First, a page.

By: Brent Carter, SSC
If you have ever bitten into a chicken breast and could easily mistake it for a mouthful of cardboard you might want to pay attention to what I am about to tell you.
Never overcook your meat again
Traditional methods of cooking typically rely on precise use of time and fairly imprecise amounts of heat or energy. This means that if you get trapped into watching another shirtless Insta live story and leave that chicken breast in the broiler for just an extra 5min you might end up with something that is more suitable for kindling rather than serving with the expectation of human consumption.
ENTER sous vide cooking. With sous vide cooking your food is placed in a bag (technically under vacuum but that is usually not necessary) and submerged in water that is precisely controlled with a device that heats and circulates the water. With this kind of set up your food DOES NOT OVERCOOK. Because the cooking methodology uses VERY precise levels of heat (I can dial my machine in to within 0.5 degrees F), the precision with timing is not so critical. I have had steaks held at a perfect rare temperature (125-127ºF) for well over an hour while I waited for my baked potato to finish in the oven.
Now maybe the advantage of not having to babysit your food with a kitchen timer doesn’t appeal to you because, hey, you are an iron chef and can operate your kitchen like a seasoned air traffic controller. Well, let me offer another benefit: UNIFORM cooking. Because the food submerged will reach equilibrium with the temperature surrounding it there are no hot spots in the food that are left more cooked than others. In other words when you sear an odd piece of meat or cook it in the oven, the skinnier portion with more surface area will be cooked more than the fatter area which has less surface area to mass ratio. With sous vide cooking that is a thing of the past. Because everything cooks perfectly evenly you can also poach a couple dozen eggs all at once INSIDE THE SHELL. That’s right you don’t even have to crack em open!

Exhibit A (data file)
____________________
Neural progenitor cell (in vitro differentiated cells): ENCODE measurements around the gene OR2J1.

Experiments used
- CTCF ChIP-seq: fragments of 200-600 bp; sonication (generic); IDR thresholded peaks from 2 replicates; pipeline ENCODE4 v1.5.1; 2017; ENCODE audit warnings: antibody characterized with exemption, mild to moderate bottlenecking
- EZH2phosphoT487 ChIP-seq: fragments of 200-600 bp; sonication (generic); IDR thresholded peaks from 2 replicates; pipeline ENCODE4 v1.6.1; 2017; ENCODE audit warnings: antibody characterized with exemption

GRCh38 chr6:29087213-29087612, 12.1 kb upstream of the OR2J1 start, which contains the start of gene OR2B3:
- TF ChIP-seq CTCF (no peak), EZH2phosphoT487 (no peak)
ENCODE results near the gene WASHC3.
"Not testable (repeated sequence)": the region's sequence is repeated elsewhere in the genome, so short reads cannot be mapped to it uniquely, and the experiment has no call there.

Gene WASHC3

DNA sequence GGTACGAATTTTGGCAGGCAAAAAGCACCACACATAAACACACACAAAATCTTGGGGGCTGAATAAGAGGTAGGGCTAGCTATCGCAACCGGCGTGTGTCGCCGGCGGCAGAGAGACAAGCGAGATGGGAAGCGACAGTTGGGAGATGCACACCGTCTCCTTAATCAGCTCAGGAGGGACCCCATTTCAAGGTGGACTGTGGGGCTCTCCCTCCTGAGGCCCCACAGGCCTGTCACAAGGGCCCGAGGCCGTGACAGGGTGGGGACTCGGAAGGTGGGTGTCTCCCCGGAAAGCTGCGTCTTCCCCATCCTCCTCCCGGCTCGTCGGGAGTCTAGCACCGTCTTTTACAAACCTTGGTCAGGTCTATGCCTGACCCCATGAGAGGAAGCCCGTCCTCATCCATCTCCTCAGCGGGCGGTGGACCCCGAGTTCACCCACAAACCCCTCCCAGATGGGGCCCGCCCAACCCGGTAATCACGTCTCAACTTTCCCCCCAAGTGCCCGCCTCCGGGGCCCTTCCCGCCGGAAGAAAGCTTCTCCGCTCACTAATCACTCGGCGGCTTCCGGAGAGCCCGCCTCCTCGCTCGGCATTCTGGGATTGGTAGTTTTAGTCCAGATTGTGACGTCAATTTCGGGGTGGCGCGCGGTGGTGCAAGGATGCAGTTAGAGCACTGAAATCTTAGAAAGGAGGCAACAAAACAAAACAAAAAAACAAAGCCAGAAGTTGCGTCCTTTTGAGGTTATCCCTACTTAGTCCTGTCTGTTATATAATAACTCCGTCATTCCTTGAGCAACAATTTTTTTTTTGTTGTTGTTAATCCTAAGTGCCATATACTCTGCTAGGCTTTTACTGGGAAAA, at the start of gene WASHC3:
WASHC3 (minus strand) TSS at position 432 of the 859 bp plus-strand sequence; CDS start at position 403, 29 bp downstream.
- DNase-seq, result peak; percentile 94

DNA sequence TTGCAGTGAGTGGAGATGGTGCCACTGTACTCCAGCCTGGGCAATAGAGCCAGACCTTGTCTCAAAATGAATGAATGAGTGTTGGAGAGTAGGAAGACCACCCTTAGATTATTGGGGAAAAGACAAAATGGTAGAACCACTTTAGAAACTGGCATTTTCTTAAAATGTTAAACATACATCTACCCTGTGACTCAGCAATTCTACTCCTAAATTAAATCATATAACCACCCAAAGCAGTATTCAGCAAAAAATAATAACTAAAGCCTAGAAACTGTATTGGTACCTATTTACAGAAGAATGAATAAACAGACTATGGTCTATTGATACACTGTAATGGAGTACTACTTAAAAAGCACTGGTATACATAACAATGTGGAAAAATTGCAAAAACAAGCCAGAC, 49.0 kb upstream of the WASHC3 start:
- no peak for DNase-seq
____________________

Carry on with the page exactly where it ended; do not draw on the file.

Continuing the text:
Now here is what you need to know: food cooked sous vide will have the most unappetizing appearance of being steamed or poached (perfectly fine for fish and chicken but not so much with steak) so you will need to quick-sear it afterwards to give it those wonderful Golden Brown and Delicious™ (GBD) flavors. You can do this in a super hot cast iron skillet (10-30sec each side), quickly over hot coals on a grill, or with a blow torch as I do because fire.
Steps to Getting Started with Sous Vide
- Get an immersion circulator
- Look up your foods temperature and time guidelines
- Put it in a bag in the heated water
- Take it out and quick-sear it
- Enjoy the gains
Some of my most used temp/time guides:
- Steak 125ºF – 30min up to a couple hours
- Chicken thighs 148.5ºF – at least one hour
- Pork chops 137ºF – at least one hour
- Eggs 146.5ºF – 75min